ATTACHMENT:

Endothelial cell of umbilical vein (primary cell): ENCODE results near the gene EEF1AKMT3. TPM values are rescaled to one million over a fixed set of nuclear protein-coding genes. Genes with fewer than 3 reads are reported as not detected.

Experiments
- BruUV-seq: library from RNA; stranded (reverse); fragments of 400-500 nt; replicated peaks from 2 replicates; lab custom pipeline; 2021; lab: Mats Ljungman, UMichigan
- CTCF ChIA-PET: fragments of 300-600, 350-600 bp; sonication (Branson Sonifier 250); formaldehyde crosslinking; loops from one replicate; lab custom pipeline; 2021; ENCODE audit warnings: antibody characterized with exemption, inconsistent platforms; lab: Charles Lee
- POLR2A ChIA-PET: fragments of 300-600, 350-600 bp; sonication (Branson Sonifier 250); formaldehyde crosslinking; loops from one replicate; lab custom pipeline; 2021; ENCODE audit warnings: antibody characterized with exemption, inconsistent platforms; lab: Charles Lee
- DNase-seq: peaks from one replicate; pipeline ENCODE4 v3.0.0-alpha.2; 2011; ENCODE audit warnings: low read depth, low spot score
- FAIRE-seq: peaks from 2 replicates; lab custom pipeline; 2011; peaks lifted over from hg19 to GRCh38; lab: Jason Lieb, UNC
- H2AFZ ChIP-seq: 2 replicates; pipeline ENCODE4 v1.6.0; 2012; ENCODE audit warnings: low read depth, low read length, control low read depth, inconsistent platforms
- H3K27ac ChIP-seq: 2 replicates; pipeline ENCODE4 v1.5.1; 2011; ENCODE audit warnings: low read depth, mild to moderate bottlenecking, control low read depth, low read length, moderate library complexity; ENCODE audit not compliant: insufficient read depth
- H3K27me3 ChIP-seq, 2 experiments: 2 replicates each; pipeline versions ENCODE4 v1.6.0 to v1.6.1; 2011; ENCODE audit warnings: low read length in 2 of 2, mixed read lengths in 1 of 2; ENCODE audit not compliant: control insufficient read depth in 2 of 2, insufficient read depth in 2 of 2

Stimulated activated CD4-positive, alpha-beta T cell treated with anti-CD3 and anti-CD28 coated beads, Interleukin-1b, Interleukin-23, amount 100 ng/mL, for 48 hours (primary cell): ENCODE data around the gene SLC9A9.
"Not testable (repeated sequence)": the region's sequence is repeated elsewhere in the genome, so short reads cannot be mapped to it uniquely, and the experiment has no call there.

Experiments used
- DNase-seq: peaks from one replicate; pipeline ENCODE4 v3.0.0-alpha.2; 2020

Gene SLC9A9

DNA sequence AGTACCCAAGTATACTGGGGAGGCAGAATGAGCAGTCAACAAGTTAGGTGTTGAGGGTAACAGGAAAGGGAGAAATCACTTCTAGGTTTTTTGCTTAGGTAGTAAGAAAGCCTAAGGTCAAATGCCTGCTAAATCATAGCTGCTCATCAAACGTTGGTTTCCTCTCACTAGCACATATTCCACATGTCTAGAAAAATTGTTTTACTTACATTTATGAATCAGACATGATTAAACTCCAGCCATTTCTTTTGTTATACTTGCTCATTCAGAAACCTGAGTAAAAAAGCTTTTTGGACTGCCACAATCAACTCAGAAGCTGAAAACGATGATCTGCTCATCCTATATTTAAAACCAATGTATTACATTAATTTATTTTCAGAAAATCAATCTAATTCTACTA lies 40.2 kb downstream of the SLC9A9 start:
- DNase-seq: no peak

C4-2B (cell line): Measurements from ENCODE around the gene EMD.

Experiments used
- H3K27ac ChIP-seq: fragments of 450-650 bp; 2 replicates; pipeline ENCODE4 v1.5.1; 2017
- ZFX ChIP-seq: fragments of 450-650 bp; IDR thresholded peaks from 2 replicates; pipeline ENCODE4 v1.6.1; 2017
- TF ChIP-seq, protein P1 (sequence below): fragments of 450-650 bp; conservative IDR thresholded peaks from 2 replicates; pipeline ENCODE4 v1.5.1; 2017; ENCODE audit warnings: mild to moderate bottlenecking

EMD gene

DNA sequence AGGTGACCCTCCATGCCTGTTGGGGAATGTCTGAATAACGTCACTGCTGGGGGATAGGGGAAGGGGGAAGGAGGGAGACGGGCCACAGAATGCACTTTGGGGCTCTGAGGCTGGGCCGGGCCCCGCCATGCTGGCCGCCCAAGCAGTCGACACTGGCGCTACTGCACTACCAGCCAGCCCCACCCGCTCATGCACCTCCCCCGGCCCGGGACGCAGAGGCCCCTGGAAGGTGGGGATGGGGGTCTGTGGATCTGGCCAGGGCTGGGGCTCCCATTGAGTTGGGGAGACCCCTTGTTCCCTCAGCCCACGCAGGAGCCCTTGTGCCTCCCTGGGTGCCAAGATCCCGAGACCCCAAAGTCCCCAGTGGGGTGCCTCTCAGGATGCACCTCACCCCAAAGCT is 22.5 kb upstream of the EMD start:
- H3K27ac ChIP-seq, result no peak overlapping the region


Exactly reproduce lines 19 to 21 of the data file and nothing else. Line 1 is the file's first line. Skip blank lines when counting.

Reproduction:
Experiments used
- H3K27ac ChIP-seq: fragments of 450-650 bp; 2 replicates; pipeline ENCODE4 v1.5.1; 2017
- ZFX ChIP-seq: fragments of 450-650 bp; IDR thresholded peaks from 2 replicates; pipeline ENCODE4 v1.6.1; 2017